What we talk about when we talk about freedom

Written by: John McCormack, Recovery In Prisons

Published: 02/03/2020

An exciting new partnership initiative has launched to support people in prisons to understand trauma.

Strengths based…recovery focused…self management…peer support…training for trainers…partnerships…life beyond prison…psychologically informed…confidence building…expanding possibilities…learning from each other…what’s not to love?

A new initiative funded by the Scottish Violence Reduction Unit (VRU) (this link will take you away from our website) launches on 10th March 2020 at Dumfries Prison. It involves the VRU, alongside prisoners and prison staff, police and local agencies ‘We Are With You” (this link will take you away from our website), Apex (this link will take you away from our website), and Aberlour (this link will take you away from our website).

Among the advantages of taking a trauma informed, solution focused approach is the fact that participants are not required to disclose vulnerabilities or past traumas. This is always important but especially in a prison setting. The emphasis of the programme is on relationships, boundaries and creating a safe space in which people can explore their personal stories and see new possibilities.

Understanding Trauma…Not Sharing Trauma

Trauma and distress are highly prevalent in prison populations yet they are not easily discussed in prison environments. The group work establishes safety from the outset, making it clear we are not in group therapy and that ‘baring your soul’ plays no part in the process. Instead we talk about how we survive distress, how we overcome challenges and in this way we shared our knowledge and experience of resilience and strengths through real life examples.

This approach helps break down barriers, allowing people to see beyond identities such as ‘prisoner’ or ‘offender’ and to see that other positive roles and identities are possible.

Building on Success

A first iteration of this approach was piloted in Perth Prison with prisoners engaged with the Physical Education team. The 8 sessions were highly rated both by prisoners and staff interested in prisoner outcomes.

The positive results led to a second programme being run with the prison’s NHS “Moving on in Recovery” (MOIR) addiction treatment team. This work was jointly facilitated by Rhona Millar of the ALLIANCE and John McCormack of Recovery Training and Consultancy who is leading on the new VRU initiative.

One major difference in the new pilot is the inclusion of local agencies, thus ensuring that the ethos and practice is in action both inside and outside of the prison. This will help to support a more effective and helpful transition experience for prisoners on release.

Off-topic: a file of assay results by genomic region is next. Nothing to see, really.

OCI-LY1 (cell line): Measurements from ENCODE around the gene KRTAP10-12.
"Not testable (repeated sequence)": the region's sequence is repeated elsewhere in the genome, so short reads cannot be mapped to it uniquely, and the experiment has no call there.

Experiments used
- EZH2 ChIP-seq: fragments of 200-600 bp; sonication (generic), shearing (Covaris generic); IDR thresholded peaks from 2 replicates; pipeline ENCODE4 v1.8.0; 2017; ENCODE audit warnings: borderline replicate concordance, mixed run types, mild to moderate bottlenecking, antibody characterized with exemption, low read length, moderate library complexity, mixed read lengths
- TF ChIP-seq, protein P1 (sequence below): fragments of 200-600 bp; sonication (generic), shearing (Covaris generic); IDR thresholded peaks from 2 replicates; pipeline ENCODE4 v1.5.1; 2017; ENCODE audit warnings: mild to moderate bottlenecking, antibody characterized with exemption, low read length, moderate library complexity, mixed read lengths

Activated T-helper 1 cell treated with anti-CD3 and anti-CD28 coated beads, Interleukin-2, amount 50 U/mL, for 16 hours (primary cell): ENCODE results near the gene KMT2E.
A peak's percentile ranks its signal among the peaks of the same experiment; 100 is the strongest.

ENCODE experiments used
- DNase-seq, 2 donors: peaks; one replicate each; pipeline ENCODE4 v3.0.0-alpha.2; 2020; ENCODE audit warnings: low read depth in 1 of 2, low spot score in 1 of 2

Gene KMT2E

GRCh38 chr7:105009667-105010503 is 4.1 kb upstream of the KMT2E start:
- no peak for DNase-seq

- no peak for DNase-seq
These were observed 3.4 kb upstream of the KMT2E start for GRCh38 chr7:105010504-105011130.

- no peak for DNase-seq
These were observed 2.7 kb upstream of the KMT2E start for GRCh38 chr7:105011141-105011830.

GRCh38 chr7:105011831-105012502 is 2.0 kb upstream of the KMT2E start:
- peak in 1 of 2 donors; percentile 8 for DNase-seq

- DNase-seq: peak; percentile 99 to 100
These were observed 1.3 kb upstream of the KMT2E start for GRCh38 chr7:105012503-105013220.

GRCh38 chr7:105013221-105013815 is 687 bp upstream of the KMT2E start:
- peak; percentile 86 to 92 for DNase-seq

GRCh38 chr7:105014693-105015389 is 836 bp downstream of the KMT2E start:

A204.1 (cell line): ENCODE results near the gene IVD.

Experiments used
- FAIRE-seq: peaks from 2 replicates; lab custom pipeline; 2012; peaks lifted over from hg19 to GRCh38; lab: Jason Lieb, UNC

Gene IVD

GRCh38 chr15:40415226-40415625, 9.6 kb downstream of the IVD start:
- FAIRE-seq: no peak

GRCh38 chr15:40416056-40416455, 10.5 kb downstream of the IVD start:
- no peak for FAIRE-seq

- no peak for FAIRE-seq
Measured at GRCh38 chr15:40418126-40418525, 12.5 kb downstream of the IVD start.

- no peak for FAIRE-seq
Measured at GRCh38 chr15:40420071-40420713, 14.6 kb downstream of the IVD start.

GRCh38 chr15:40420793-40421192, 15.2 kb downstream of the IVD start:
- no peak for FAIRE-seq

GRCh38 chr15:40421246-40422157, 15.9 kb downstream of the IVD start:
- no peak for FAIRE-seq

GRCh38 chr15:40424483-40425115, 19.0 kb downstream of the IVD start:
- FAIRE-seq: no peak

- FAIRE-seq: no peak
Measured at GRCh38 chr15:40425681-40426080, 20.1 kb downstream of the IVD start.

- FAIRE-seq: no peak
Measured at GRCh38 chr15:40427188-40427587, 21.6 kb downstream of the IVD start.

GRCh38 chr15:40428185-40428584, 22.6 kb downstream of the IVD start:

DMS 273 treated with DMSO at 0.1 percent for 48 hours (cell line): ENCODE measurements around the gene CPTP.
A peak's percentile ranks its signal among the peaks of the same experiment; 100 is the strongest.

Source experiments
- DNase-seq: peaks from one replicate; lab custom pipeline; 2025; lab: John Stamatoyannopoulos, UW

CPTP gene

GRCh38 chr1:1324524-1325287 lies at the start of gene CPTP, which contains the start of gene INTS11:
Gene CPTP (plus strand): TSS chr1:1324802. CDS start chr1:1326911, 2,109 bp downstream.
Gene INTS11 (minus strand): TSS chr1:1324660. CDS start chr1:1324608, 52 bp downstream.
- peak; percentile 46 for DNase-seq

9 Session Structure

The 9 session course is built around safety, enhancing self-awareness, and reviewing current knowledge around adverse childhood experiences and trauma. The course essentially seeks to provide people with the kind of knowledge and skills previously only given to practitioners and therapists. By the end of the course participants’ will have an enhanced capacity to self manage and direct their own recovery journey towards a self determined preferred future. The nine sessions are:

1. Resilience and Recovery

2. Exceptional Moments

3. My Preferred Future

4. Understanding and Overcoming Trauma

5. Tackling the Inner Critic

6. Truth is Strength

7. Stepping Out of the Drama Triangle

8. I am on a Mission!

9. Reflections on Talk About Freedom

Sustainability is Key

We plan for the pilot to become sustainable, providing best value along with solid outcomes. Taking a Training for Trainers (T4T) approach in parallel with the groupwork is an effective way to achieve this.

Participants to the course are offered the opportunity and training to become facilitators themselves. There are T4T days available after the course and the aim is that the work can continue in the long term without external input being required.

‘Talk about Freedom’ group work aims to:

  • Empower people to envision and plan steps towards their preferred future
  • Help people recover from mental distress
  • Enable self-management
  • Enhance awareness of strengths, skills, abilities and resilience
  • Build self-sustaining local groups as a resource for wellbeing
  • Make recovery knowledge and skills widely available to all

A central ambition is that the project will be rolled out across the communities and wider prison estate in Scotland, providing low cost, effective and replicable approaches to recovery and rehabilitation.

John McCormack can be reached by emailing johntraining@talktalk.net (this link will take you away from our website) or on Twitter at @recoveryjohn1 (this link will take you away from our website)

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